For maximal security:
    1.The email should NOT be the same email linked to the account ,since that same email could be (maliciously) used for both password recovery and 2nd factor code delivery. This email should only exist for this 2FA reason.

    2.You should receive this TOTP code on a device (i.e, be logged into email) DIFFERENT from where you are authenticating with the primary password.

    1. Again consider whether you want the password for the email address in the same database as the password for the primary account, analogous to the TOTP secret- this could mean storing the credential in a different password manager, etc

    If the service only allows email delivery of the 2FA code to the email address on file then you'll have to decide if this is option is for you.

    If the service allows an on demand OTP to a phone number only and/or does not allow for a separate email address for OTP delivery, you could potentially have the TOTP code sent to a Google voice number, again linked to a different email address than the one on file, with all those same security properties previously outlined.

    Understand the pros and cons of each 2FA method and decide which is best for you.

    If avoiding the shared secret aspect of TOTP is most important to you then simply have an OTP sent to you by phone or email, making sure that these accounts are maximally protected (for example as above).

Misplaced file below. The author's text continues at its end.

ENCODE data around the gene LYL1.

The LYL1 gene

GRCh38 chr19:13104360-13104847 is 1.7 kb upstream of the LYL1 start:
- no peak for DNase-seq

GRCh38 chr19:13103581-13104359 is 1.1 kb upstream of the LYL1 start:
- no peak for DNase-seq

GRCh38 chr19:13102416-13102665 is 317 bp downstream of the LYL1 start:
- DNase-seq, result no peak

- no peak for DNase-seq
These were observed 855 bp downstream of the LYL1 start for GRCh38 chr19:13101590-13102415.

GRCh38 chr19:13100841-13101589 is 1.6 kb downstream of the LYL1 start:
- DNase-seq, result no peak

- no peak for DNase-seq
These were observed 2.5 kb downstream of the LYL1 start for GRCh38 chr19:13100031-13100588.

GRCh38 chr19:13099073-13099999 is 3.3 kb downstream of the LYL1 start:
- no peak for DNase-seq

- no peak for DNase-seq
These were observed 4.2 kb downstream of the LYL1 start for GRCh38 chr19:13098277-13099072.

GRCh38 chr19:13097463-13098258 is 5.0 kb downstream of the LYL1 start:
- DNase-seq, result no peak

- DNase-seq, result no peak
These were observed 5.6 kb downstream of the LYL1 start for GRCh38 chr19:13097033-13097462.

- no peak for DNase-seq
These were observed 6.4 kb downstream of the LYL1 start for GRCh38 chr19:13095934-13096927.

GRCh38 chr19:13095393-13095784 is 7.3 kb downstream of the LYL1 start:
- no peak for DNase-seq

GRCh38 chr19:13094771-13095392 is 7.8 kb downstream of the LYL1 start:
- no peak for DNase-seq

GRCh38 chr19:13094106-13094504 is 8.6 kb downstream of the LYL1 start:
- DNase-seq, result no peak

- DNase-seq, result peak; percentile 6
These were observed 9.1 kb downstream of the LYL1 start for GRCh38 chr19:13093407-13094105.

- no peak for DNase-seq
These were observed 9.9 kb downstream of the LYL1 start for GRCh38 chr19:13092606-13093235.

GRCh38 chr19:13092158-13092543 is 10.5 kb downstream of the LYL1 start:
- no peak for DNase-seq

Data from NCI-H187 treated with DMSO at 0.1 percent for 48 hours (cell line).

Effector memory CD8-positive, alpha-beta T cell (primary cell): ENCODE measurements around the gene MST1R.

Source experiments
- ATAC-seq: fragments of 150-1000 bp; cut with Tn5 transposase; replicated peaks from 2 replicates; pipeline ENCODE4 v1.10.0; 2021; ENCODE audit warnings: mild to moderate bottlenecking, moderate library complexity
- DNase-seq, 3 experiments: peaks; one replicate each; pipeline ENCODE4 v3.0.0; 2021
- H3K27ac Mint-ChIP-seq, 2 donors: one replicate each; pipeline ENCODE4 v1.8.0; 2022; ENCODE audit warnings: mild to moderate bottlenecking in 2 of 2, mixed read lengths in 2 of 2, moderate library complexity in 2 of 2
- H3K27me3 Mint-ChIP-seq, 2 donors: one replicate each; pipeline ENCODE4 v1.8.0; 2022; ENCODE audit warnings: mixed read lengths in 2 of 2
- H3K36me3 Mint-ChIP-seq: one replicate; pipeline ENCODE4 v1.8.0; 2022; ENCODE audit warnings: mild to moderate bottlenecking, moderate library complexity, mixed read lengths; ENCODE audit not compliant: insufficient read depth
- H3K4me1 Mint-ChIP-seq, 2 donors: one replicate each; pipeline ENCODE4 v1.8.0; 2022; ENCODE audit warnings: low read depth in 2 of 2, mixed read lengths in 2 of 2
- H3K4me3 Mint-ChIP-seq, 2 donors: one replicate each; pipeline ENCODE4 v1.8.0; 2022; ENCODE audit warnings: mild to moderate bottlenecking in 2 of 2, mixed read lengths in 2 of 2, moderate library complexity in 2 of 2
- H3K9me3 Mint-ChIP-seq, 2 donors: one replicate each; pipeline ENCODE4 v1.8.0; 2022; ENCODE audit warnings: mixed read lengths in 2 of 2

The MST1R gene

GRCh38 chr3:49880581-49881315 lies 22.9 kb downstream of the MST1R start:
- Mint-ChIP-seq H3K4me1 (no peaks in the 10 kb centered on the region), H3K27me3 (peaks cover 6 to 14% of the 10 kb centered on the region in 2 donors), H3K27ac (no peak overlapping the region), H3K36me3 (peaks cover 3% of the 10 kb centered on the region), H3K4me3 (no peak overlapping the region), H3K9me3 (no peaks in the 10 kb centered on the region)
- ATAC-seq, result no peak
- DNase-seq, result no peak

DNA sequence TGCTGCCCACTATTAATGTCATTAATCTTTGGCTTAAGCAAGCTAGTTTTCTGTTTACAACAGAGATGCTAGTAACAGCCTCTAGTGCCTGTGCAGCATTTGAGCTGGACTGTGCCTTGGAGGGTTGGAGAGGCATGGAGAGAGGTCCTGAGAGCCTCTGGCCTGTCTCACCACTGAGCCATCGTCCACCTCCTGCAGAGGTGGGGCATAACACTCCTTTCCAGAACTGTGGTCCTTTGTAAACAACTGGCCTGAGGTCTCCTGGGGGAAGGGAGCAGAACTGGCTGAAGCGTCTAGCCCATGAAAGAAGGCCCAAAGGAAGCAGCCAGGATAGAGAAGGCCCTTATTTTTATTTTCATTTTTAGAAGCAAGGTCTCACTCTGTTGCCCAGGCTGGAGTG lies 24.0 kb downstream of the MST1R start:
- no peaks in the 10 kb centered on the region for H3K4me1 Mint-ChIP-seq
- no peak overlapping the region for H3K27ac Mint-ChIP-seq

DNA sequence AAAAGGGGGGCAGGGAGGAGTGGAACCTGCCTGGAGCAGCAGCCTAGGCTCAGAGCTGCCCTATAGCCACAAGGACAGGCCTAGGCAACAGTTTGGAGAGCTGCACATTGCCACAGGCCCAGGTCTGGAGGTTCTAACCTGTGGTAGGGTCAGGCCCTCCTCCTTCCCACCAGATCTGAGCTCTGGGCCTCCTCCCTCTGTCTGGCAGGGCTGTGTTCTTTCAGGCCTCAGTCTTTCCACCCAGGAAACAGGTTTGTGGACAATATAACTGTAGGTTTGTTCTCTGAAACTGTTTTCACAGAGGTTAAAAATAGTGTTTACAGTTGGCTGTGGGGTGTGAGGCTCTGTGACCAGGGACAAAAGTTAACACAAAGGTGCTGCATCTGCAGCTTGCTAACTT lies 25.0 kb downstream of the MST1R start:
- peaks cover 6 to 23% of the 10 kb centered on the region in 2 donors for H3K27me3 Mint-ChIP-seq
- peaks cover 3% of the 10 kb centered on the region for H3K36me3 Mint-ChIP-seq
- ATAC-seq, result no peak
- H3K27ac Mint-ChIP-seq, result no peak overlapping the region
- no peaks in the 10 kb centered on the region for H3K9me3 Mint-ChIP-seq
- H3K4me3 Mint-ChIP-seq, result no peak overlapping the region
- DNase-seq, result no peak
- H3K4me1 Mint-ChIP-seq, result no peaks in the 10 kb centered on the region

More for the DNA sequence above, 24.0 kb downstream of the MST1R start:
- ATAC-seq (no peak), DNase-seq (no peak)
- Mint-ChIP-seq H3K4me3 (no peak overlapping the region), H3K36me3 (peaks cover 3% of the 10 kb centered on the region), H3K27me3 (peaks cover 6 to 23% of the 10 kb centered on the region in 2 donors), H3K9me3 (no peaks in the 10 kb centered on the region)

If phishing protection is most important to you then U2F is best, assuming the service offers it , but also know that 1password autofill properties protects you against this as well.

    If you want to avoid the shared secret of TOTP while being on the further end of the TOTP "2nd factor spectrum" , but don't have U2F or push notification as an option and are confident that you won't get locked out of your primary account then you can consider what's outlined above.

    Most importantly, research these options carefully and discuss them with the primary service before implementing so you don't get locked out.

    Hope this helps.

  • @1pwuser31547 Thanks for taking the time to put all that down. Saved to disk for later (slow and deliberate) consumption.

  • @1pwuser31547 Some interesting thoughts, thanks. For those who don't want their TOTP 2FA secret stored on an internet connected device or the same device they use for 1Password, there are a number of hardware options. You mentioned YubiKey and Onlykey, there's also Token 2:

    https://www.token2.com/shop/category/programmable-tokens

  • @williakz You're very welcome.

    @missingbits Thanks. I had never heard of Token 2- looks very interesting.

    If you haven't already, check out OnlyKey- very versatile. It can store and type multiple long passwords (among other things).

    I have my 1PW master password, secret key and work station passcodes stored on one of them . Since you don't have to type your password, you can make your password long and strong, maximizing security. You can also type an easy to remember prefix and have the complex part of the password stored on the key.